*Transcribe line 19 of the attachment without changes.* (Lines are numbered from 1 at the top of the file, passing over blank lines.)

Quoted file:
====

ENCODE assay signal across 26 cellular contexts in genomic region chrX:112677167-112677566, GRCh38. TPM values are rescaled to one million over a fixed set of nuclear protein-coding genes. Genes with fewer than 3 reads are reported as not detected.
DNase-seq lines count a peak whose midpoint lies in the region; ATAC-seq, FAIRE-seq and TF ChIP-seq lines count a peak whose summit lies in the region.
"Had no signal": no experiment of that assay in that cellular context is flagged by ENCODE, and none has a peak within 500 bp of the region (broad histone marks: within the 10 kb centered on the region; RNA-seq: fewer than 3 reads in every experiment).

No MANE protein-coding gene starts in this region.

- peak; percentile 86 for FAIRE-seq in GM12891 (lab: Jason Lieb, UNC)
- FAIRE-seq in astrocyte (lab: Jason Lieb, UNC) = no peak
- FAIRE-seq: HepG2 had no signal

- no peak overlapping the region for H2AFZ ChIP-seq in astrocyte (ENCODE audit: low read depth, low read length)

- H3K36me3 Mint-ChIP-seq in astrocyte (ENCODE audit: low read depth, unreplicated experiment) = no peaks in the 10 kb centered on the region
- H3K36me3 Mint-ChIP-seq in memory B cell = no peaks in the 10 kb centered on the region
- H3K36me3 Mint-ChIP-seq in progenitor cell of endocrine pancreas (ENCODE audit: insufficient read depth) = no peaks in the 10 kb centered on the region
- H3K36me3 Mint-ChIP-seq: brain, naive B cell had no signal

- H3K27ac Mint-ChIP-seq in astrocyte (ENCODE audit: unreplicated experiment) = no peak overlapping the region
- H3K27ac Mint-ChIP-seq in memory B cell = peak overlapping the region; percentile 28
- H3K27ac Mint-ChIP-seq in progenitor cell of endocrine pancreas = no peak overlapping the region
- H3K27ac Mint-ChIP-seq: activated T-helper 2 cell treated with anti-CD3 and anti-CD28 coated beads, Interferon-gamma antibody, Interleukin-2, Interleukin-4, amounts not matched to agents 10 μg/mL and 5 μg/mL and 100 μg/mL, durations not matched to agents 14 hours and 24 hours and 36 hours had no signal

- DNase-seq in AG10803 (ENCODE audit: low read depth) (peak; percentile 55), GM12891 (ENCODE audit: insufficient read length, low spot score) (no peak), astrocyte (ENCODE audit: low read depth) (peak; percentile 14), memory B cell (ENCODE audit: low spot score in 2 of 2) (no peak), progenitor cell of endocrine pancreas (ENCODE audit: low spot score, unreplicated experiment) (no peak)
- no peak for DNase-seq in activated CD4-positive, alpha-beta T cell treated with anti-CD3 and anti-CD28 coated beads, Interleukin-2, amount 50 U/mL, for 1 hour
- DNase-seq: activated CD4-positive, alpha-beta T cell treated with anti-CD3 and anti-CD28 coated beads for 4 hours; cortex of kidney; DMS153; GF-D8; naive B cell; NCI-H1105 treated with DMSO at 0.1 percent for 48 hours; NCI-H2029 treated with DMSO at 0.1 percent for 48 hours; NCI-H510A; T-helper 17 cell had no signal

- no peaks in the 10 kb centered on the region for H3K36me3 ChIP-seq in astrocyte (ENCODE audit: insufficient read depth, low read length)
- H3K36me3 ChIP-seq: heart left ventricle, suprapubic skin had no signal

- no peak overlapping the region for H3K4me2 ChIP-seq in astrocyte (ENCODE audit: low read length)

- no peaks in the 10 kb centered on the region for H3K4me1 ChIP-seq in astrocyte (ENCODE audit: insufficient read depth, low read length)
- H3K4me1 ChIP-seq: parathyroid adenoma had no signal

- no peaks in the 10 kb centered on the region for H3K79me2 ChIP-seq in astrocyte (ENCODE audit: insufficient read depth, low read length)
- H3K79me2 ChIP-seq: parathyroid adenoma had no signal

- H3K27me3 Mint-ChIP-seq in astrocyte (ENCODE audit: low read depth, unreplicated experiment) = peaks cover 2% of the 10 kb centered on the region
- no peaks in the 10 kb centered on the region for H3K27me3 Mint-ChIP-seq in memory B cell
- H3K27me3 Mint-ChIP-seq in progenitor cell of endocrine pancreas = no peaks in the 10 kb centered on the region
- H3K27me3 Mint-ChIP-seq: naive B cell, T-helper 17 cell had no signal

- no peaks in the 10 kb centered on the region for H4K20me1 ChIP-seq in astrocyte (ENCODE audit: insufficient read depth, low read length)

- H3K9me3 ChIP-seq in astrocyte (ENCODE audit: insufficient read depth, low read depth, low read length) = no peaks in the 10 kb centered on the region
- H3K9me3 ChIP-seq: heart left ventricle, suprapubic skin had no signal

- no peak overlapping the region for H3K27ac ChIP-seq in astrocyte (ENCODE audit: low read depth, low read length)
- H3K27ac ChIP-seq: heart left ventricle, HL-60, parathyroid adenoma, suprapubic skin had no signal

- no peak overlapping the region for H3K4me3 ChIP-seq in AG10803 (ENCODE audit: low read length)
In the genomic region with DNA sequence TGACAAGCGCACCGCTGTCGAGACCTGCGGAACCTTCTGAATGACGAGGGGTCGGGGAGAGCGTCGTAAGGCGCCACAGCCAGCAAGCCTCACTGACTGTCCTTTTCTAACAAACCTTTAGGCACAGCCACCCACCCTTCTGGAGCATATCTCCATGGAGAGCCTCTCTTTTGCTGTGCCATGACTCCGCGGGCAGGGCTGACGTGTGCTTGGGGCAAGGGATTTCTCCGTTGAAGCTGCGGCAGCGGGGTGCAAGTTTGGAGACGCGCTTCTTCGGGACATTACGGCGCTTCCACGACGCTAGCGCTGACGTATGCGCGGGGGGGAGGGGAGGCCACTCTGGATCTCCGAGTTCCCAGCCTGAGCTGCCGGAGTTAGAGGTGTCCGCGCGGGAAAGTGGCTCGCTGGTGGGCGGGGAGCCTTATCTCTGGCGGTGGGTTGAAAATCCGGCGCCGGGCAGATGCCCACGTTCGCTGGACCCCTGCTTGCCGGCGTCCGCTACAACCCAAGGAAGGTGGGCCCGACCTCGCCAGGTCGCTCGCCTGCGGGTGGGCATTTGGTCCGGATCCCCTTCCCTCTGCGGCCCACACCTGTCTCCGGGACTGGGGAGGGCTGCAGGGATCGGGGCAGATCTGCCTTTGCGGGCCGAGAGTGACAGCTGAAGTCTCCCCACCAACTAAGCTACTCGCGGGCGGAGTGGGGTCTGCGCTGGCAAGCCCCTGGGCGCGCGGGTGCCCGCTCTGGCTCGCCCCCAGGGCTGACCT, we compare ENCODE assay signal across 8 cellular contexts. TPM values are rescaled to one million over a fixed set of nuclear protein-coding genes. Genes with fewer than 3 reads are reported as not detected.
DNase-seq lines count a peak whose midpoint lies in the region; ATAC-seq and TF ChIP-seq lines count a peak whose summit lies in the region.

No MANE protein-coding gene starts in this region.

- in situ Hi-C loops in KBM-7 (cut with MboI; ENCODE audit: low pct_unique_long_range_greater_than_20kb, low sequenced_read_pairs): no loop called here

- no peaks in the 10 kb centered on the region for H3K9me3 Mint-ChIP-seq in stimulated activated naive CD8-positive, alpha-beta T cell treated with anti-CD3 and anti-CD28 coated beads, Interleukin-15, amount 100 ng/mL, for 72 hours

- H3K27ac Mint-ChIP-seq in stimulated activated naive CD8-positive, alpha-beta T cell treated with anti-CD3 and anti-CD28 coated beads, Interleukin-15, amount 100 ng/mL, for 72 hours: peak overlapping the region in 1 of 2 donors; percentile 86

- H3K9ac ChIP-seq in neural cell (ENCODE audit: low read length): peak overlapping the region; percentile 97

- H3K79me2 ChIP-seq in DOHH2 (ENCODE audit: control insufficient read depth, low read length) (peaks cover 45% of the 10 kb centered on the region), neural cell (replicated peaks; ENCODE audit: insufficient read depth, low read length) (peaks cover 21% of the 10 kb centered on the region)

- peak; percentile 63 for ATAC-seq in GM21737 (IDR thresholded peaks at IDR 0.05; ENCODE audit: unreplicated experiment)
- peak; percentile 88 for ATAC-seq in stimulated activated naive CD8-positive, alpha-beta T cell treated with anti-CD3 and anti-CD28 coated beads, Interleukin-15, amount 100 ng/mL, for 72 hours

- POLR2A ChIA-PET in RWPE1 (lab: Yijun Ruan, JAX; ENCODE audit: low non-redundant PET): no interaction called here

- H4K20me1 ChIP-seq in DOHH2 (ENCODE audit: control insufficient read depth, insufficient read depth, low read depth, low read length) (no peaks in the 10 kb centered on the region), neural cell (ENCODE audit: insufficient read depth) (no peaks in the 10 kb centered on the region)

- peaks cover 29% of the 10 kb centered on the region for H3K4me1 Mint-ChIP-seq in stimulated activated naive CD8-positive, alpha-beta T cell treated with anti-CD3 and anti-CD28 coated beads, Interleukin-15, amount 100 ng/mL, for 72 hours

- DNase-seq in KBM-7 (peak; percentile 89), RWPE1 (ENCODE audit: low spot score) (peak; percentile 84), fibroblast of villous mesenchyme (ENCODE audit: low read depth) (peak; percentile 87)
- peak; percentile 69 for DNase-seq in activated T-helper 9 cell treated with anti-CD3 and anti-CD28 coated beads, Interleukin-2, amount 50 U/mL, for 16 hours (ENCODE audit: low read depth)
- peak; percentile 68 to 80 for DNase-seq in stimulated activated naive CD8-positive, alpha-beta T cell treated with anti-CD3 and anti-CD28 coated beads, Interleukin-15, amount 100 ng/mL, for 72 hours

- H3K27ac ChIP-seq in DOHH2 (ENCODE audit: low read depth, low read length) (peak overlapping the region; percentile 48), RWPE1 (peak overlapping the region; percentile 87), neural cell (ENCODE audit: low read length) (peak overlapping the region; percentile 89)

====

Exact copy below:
- DNase-seq: activated CD4-positive, alpha-beta T cell treated with anti-CD3 and anti-CD28 coated beads for 4 hours; cortex of kidney; DMS153; GF-D8; naive B cell; NCI-H1105 treated with DMSO at 0.1 percent for 48 hours; NCI-H2029 treated with DMSO at 0.1 percent for 48 hours; NCI-H510A; T-helper 17 cell had no signal